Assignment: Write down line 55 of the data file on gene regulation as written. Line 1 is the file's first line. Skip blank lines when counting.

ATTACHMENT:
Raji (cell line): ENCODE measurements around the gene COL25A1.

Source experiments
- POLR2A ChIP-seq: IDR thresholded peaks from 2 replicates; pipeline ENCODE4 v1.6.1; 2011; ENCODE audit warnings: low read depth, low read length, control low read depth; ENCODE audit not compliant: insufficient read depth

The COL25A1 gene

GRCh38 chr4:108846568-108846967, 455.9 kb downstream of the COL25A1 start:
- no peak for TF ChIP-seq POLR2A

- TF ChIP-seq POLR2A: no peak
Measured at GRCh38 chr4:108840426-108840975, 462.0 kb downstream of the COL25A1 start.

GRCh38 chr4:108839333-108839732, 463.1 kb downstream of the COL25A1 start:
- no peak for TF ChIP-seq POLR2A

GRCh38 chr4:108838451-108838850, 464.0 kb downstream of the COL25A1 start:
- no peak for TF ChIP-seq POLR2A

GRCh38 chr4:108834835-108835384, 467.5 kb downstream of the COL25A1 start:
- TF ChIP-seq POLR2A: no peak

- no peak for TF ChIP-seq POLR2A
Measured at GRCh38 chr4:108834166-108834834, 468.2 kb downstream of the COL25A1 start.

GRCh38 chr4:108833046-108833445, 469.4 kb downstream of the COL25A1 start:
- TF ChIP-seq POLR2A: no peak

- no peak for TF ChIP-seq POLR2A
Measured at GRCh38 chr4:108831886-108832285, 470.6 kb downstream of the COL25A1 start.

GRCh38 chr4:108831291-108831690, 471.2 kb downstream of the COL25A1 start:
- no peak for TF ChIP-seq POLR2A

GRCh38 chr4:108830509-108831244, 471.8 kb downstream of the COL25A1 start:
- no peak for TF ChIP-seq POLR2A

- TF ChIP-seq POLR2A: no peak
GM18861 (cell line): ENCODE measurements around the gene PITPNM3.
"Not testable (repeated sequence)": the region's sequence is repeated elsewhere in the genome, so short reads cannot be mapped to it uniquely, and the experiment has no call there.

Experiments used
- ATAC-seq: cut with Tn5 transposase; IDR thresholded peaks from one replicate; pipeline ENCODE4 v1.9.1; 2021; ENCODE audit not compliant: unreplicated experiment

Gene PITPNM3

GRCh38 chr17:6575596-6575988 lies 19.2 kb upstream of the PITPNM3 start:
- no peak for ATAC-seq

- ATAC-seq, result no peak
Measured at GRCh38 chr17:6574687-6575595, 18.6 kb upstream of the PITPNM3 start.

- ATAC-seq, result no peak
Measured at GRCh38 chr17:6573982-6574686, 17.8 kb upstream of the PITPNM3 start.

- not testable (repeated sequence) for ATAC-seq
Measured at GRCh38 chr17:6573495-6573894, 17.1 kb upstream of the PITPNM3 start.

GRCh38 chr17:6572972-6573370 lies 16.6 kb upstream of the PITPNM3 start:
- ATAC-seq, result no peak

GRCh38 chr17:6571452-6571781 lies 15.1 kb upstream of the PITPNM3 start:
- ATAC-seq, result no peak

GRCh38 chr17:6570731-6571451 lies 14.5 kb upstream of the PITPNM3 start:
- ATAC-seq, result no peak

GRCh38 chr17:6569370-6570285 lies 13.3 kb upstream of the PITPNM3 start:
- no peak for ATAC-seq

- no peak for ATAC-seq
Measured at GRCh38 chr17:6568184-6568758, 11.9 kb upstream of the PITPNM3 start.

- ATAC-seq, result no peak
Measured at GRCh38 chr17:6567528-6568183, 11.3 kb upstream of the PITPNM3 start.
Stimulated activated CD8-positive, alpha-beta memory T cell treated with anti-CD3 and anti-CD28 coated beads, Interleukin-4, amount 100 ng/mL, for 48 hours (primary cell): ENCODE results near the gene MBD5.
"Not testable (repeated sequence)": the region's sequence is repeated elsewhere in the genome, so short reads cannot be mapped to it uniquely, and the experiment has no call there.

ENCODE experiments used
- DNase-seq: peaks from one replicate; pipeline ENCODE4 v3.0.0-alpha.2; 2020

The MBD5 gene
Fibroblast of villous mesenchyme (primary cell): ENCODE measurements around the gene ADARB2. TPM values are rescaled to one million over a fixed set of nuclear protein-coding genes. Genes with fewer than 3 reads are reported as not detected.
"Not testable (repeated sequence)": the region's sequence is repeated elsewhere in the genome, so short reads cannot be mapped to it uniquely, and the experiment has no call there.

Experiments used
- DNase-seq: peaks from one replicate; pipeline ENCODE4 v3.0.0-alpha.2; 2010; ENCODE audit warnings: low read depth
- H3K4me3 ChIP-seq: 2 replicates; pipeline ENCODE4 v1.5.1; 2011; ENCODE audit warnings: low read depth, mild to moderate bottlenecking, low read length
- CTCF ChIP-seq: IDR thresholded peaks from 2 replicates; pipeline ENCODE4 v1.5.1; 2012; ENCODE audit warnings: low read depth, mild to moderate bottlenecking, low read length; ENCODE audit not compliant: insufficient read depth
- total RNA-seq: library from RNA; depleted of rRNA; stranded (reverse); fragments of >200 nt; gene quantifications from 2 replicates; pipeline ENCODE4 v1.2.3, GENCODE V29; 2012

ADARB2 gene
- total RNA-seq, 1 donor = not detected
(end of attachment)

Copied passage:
The MBD5 gene